A foggy Los Angeles street seen through a car windshield with perfectly intact raindrops. Photo Credit: Pam Susemiehl/Getty ImagesEnvironmentSociety USA
Sponge Cities: Where Rain Is Put to Good Use
Big cities in the United States are transforming their infrastructures to make rainwater an asset rather than a calamity, and the green options are as useful in drought-prone regions as in flood-prone ones.
“Natural infrastructure like vegetated swales can not only slow down the hydrology—that is, reduce the speed with which this runoff accumulates in these natural systems—it can also actively clean the water,” explains Michael Kiparsky, director of the Wheeler Water Institute at the University of California, Berkeley.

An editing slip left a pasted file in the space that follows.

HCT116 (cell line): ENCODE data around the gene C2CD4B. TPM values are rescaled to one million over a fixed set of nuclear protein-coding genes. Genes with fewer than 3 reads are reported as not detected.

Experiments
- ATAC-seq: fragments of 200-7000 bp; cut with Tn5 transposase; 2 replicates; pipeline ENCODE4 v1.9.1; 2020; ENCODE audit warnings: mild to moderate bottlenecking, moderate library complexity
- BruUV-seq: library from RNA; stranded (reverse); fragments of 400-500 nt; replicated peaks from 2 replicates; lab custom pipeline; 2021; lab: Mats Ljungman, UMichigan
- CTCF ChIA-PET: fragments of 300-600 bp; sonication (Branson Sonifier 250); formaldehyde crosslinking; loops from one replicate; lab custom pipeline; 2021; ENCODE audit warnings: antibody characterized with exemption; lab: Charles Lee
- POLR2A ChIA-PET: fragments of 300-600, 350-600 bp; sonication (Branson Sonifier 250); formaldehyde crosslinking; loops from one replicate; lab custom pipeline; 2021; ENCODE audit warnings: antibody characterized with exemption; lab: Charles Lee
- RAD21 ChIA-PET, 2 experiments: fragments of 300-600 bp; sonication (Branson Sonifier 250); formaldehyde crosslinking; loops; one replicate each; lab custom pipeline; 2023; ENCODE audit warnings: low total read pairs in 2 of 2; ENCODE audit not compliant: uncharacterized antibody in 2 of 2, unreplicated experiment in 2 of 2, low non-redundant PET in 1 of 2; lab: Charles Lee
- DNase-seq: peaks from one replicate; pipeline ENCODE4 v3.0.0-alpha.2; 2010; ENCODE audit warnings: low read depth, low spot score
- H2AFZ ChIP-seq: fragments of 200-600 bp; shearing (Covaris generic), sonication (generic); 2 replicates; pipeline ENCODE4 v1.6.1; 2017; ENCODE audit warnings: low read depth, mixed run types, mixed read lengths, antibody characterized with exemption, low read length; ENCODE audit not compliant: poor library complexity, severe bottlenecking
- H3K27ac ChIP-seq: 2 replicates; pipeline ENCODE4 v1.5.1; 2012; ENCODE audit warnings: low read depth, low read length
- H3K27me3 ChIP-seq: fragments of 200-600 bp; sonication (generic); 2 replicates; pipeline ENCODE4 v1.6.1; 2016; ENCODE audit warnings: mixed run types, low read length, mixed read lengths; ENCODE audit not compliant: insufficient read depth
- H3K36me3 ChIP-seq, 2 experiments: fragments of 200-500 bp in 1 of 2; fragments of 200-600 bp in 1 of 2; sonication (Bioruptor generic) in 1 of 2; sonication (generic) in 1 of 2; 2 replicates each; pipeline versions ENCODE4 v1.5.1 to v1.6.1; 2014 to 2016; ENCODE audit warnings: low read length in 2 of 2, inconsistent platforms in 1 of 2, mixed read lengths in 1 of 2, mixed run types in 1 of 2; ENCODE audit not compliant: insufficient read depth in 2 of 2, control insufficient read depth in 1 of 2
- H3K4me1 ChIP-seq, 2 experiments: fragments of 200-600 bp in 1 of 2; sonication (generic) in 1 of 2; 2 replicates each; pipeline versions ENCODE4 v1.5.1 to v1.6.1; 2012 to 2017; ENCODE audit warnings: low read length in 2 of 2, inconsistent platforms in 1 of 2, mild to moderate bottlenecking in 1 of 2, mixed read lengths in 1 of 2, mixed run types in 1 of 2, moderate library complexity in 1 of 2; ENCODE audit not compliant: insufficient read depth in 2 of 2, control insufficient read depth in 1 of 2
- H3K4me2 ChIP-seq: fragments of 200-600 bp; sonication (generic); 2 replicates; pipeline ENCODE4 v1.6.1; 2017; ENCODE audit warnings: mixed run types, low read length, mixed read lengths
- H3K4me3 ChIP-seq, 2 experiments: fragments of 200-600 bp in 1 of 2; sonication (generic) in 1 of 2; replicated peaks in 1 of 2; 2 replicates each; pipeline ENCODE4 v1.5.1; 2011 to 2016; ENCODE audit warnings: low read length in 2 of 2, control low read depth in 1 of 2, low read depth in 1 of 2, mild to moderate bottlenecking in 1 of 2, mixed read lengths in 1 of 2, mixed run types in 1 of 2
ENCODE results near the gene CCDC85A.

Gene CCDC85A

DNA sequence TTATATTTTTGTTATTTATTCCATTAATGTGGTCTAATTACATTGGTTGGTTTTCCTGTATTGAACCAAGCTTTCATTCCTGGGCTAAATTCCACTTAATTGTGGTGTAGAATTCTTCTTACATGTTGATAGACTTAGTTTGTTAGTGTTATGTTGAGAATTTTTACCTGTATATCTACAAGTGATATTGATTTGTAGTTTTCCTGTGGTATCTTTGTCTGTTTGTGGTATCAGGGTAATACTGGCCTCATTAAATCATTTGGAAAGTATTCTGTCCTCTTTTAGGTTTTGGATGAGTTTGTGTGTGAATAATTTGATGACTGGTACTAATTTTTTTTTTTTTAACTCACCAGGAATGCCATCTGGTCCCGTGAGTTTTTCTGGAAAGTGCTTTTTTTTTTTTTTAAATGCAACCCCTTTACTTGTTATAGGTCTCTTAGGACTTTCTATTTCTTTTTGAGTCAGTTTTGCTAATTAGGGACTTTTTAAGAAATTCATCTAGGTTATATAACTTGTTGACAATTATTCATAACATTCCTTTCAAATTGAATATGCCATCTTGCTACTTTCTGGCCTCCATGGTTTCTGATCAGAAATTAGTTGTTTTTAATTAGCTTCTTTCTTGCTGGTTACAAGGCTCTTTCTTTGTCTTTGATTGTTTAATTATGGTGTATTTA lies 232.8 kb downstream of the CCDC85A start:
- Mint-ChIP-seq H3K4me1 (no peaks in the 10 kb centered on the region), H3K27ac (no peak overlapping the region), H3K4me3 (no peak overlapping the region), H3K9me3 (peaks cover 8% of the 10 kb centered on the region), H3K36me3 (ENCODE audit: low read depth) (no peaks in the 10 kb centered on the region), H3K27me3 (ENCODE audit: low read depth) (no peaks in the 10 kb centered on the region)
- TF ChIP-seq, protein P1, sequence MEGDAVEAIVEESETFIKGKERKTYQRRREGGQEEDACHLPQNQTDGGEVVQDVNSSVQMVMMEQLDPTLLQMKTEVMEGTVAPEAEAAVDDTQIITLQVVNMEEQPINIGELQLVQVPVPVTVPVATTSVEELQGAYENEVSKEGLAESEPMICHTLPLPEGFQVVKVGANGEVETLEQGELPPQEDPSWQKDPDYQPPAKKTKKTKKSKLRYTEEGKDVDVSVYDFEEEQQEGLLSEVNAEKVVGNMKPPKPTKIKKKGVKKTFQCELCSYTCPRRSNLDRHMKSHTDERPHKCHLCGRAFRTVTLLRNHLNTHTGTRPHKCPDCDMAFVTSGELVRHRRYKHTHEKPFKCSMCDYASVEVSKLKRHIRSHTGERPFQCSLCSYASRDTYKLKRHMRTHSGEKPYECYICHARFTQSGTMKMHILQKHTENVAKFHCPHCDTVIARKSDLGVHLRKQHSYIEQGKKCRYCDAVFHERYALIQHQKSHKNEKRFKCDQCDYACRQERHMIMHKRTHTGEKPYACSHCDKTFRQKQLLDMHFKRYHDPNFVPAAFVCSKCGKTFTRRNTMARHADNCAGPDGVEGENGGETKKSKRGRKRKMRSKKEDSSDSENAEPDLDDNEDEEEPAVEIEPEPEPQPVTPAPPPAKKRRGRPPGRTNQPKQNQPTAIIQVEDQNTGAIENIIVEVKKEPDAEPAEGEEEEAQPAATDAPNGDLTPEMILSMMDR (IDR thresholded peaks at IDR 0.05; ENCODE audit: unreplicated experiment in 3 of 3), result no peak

Denser cities have to date been developed as rain jackets – with concrete material to whisk water away before it accumulates, clogging gutters, storm drains, and sewers. But urban planners are now developing cities with absorption in mind: Pittsburgh, for example, is rethinking concrete bricks as a more permeable surface, since water can trickle down through the small gaps between blocks in areas such as alleys and parking lanes where greenery cannot be deployed. Rain gardens, simple plots of vegetation along roadsides or on properties that flourish with rainwater, have also been put in place. There are also “vegetable swales”, ditches filled with grass and plants that help stormwater seep into the ground. Greener solutions to turn cities into sponges are also useful for areas that experience droughts: intense storms like those pouring down in Southern California used to be seen as a liability, but as Los Angeles is now a sponge city, big dumps of water are now most welcome as they are captured, thus reducing the state capital’s dependency on the importation of water from the Northern part of the state.